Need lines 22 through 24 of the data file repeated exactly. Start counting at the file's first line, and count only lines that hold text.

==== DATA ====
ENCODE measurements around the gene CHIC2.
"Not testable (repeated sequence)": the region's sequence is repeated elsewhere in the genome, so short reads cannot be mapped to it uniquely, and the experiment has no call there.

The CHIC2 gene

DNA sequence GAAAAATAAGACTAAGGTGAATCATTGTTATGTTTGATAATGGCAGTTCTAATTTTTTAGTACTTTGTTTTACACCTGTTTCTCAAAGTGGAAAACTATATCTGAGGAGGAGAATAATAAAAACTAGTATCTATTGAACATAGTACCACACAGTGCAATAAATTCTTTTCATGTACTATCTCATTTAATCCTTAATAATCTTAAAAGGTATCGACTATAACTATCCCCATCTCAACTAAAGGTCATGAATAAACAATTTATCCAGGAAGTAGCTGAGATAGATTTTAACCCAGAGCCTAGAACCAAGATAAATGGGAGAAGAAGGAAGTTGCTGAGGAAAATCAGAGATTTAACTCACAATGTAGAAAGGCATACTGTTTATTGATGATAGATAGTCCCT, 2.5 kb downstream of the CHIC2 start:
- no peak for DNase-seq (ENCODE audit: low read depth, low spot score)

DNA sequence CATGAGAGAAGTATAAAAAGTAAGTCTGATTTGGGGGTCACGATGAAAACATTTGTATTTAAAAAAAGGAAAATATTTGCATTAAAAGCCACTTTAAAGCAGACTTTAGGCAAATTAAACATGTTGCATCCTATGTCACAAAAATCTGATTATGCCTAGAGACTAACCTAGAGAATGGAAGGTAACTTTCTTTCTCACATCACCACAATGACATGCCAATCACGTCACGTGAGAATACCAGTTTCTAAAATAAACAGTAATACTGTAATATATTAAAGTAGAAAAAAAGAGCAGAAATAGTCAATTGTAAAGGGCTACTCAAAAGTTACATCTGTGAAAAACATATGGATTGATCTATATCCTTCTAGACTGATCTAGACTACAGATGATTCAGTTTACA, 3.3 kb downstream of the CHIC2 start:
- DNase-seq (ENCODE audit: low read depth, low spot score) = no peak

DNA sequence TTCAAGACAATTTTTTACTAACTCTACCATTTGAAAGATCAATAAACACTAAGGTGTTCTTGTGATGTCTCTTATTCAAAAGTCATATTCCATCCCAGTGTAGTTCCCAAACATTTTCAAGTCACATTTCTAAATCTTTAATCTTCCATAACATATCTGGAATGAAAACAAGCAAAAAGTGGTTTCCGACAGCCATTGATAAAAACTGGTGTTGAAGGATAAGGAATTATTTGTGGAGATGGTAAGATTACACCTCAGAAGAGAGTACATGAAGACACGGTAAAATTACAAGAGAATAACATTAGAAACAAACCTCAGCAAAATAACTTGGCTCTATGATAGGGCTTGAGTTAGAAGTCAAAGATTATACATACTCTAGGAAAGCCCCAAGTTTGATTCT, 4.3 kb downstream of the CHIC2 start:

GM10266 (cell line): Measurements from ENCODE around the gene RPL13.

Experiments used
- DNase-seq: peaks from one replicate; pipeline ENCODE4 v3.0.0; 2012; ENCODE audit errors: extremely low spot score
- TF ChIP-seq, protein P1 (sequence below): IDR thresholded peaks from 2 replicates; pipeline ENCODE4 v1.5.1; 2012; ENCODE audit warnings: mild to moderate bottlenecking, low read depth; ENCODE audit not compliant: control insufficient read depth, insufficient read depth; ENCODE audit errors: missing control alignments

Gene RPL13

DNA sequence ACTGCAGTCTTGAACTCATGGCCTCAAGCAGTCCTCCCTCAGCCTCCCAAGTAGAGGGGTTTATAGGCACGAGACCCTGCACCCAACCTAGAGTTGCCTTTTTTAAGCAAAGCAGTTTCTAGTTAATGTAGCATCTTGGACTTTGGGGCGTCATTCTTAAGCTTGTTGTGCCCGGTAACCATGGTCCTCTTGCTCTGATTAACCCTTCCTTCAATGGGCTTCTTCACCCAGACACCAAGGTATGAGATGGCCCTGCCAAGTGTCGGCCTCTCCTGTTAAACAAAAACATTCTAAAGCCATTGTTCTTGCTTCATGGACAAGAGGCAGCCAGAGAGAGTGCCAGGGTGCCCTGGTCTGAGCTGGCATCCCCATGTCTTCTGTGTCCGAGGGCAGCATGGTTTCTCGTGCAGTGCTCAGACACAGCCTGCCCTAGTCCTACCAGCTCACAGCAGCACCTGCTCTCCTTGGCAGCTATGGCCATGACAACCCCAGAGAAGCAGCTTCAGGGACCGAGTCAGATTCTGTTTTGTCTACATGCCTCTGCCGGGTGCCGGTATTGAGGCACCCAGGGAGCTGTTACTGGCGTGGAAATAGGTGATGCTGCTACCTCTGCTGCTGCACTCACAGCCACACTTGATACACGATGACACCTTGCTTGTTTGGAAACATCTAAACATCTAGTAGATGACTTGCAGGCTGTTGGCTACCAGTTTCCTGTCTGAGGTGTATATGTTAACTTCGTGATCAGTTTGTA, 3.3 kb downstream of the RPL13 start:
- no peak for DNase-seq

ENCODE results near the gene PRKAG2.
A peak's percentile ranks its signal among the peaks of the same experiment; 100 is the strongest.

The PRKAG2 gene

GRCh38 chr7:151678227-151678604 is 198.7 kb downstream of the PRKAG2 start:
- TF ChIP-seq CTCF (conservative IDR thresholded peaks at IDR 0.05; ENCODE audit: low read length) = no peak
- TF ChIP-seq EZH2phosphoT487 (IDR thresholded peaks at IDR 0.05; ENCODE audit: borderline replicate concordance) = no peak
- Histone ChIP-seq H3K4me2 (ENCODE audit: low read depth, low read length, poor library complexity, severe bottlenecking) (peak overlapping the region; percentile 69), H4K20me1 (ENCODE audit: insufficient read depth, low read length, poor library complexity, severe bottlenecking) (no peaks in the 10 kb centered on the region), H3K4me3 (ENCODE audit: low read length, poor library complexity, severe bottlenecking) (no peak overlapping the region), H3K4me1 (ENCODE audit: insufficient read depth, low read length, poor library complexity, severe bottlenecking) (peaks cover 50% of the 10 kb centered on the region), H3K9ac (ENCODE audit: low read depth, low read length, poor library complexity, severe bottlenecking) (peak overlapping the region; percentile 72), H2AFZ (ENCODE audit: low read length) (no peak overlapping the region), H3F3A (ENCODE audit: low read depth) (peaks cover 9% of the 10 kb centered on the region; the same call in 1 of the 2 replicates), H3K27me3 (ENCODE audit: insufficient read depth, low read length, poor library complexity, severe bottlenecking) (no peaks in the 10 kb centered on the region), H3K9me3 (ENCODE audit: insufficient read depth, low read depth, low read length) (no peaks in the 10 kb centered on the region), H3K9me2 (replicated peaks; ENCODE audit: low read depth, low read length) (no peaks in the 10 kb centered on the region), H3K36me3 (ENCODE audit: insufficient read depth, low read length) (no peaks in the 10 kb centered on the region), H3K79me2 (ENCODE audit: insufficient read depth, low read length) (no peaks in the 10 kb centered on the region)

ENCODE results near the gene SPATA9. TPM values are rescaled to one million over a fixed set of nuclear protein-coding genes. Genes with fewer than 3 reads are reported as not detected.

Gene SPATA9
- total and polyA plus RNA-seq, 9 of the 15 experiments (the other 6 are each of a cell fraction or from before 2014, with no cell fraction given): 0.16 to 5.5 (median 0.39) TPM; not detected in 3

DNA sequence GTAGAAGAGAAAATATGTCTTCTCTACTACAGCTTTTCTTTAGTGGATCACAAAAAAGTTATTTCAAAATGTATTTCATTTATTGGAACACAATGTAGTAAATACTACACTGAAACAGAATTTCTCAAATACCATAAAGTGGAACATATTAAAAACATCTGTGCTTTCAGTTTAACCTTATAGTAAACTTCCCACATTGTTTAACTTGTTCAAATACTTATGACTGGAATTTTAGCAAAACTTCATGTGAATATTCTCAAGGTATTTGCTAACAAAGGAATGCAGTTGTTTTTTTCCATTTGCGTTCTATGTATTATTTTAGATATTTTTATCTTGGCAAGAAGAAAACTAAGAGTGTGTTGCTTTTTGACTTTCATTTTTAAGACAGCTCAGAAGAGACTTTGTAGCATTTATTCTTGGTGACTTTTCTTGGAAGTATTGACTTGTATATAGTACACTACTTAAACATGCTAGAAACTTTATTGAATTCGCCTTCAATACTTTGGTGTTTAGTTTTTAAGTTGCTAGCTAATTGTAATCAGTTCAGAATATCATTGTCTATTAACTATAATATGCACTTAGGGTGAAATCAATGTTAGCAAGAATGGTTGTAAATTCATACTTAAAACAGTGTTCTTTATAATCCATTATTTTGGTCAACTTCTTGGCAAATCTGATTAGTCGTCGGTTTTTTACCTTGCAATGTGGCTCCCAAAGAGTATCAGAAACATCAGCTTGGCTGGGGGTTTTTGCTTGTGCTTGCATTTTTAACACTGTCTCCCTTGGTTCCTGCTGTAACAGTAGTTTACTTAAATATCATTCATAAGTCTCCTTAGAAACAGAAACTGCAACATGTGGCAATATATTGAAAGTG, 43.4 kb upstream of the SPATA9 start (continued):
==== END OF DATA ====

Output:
- Histone ChIP-seq H3K4me2 (ENCODE audit: low read depth, low read length, poor library complexity, severe bottlenecking) (peak overlapping the region; percentile 69), H4K20me1 (ENCODE audit: insufficient read depth, low read length, poor library complexity, severe bottlenecking) (no peaks in the 10 kb centered on the region), H3K4me3 (ENCODE audit: low read length, poor library complexity, severe bottlenecking) (no peak overlapping the region), H3K4me1 (ENCODE audit: insufficient read depth, low read length, poor library complexity, severe bottlenecking) (peaks cover 50% of the 10 kb centered on the region), H3K9ac (ENCODE audit: low read depth, low read length, poor library complexity, severe bottlenecking) (peak overlapping the region; percentile 72), H2AFZ (ENCODE audit: low read length) (no peak overlapping the region), H3F3A (ENCODE audit: low read depth) (peaks cover 9% of the 10 kb centered on the region; the same call in 1 of the 2 replicates), H3K27me3 (ENCODE audit: insufficient read depth, low read length, poor library complexity, severe bottlenecking) (no peaks in the 10 kb centered on the region), H3K9me3 (ENCODE audit: insufficient read depth, low read depth, low read length) (no peaks in the 10 kb centered on the region), H3K9me2 (replicated peaks; ENCODE audit: low read depth, low read length) (no peaks in the 10 kb centered on the region), H3K36me3 (ENCODE audit: insufficient read depth, low read length) (no peaks in the 10 kb centered on the region), H3K79me2 (ENCODE audit: insufficient read depth, low read length) (no peaks in the 10 kb centered on the region)

ENCODE results near the gene SPATA9. TPM values are rescaled to one million over a fixed set of nuclear protein-coding genes. Genes with fewer than 3 reads are reported as not detected.

Gene SPATA9